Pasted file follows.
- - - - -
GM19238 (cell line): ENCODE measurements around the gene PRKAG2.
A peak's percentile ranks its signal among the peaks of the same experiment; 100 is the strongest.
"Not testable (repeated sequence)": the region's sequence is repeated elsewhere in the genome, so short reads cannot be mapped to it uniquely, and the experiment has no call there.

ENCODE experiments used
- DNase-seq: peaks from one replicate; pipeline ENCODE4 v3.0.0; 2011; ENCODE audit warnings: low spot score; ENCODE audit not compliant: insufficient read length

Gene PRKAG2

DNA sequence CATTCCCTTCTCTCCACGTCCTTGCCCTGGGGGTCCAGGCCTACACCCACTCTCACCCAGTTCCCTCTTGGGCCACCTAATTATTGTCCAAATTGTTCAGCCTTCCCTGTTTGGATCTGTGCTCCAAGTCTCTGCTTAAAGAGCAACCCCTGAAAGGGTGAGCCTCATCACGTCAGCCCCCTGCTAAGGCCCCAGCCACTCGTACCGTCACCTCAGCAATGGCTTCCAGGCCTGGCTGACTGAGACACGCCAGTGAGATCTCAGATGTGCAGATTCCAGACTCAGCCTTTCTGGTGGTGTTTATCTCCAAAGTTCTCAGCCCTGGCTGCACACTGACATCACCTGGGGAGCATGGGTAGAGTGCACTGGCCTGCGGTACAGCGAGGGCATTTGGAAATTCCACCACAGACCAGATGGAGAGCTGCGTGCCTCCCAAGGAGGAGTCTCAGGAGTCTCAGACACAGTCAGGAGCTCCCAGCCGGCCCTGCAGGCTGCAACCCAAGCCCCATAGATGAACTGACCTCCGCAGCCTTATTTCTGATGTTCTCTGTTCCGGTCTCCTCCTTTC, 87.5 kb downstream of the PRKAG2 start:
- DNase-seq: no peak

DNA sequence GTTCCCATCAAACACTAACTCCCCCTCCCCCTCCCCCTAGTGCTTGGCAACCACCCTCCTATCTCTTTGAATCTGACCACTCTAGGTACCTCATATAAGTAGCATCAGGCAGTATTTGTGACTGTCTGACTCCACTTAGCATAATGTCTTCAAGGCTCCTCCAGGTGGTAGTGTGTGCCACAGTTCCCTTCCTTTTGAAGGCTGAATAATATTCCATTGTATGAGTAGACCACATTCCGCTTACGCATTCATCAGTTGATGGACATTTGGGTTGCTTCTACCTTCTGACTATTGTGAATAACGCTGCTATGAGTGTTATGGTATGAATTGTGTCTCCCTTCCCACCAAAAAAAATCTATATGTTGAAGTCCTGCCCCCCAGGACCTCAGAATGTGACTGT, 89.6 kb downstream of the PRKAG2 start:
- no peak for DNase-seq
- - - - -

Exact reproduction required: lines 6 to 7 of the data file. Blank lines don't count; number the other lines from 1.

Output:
Gene PRKAG2

DNA sequence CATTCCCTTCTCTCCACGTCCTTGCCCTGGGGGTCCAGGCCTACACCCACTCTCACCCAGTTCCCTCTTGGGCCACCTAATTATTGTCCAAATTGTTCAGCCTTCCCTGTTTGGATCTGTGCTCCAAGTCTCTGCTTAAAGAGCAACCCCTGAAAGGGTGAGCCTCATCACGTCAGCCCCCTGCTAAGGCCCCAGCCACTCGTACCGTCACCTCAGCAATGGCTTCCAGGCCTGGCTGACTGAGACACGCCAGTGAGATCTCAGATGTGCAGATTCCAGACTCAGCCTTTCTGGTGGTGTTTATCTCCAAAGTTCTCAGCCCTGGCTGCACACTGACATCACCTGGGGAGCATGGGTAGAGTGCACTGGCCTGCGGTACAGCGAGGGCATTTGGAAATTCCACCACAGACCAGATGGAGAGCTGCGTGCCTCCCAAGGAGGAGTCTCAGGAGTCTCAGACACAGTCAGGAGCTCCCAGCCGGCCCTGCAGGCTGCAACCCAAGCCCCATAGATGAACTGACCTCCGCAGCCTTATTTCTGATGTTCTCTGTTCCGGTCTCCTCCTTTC, 87.5 kb downstream of the PRKAG2 start: